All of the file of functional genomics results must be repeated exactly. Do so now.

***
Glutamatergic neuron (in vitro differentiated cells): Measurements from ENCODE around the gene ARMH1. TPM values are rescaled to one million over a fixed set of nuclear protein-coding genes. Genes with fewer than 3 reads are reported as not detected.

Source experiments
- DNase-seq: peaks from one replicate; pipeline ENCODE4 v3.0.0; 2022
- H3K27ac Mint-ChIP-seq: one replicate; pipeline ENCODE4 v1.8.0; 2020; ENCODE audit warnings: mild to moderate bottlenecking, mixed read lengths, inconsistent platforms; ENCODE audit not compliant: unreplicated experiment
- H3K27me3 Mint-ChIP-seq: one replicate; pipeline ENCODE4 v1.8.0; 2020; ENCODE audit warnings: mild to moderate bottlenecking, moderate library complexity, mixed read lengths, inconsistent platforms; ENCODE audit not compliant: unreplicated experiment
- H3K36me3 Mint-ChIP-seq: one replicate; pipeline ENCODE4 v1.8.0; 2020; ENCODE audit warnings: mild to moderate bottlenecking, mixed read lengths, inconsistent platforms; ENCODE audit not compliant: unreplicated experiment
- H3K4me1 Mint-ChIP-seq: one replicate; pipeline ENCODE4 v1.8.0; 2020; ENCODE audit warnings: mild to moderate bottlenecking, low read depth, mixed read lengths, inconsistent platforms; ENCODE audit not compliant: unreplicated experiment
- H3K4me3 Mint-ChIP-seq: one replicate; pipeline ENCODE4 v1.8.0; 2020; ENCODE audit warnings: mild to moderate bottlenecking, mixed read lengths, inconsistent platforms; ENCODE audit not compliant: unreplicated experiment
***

Glutamatergic neuron (in vitro differentiated cells): Measurements from ENCODE around the gene ARMH1. TPM values are rescaled to one million over a fixed set of nuclear protein-coding genes. Genes with fewer than 3 reads are reported as not detected.

Source experiments
- DNase-seq: peaks from one replicate; pipeline ENCODE4 v3.0.0; 2022
- H3K27ac Mint-ChIP-seq: one replicate; pipeline ENCODE4 v1.8.0; 2020; ENCODE audit warnings: mild to moderate bottlenecking, mixed read lengths, inconsistent platforms; ENCODE audit not compliant: unreplicated experiment
- H3K27me3 Mint-ChIP-seq: one replicate; pipeline ENCODE4 v1.8.0; 2020; ENCODE audit warnings: mild to moderate bottlenecking, moderate library complexity, mixed read lengths, inconsistent platforms; ENCODE audit not compliant: unreplicated experiment
- H3K36me3 Mint-ChIP-seq: one replicate; pipeline ENCODE4 v1.8.0; 2020; ENCODE audit warnings: mild to moderate bottlenecking, mixed read lengths, inconsistent platforms; ENCODE audit not compliant: unreplicated experiment
- H3K4me1 Mint-ChIP-seq: one replicate; pipeline ENCODE4 v1.8.0; 2020; ENCODE audit warnings: mild to moderate bottlenecking, low read depth, mixed read lengths, inconsistent platforms; ENCODE audit not compliant: unreplicated experiment
- H3K4me3 Mint-ChIP-seq: one replicate; pipeline ENCODE4 v1.8.0; 2020; ENCODE audit warnings: mild to moderate bottlenecking, mixed read lengths, inconsistent platforms; ENCODE audit not compliant: unreplicated experiment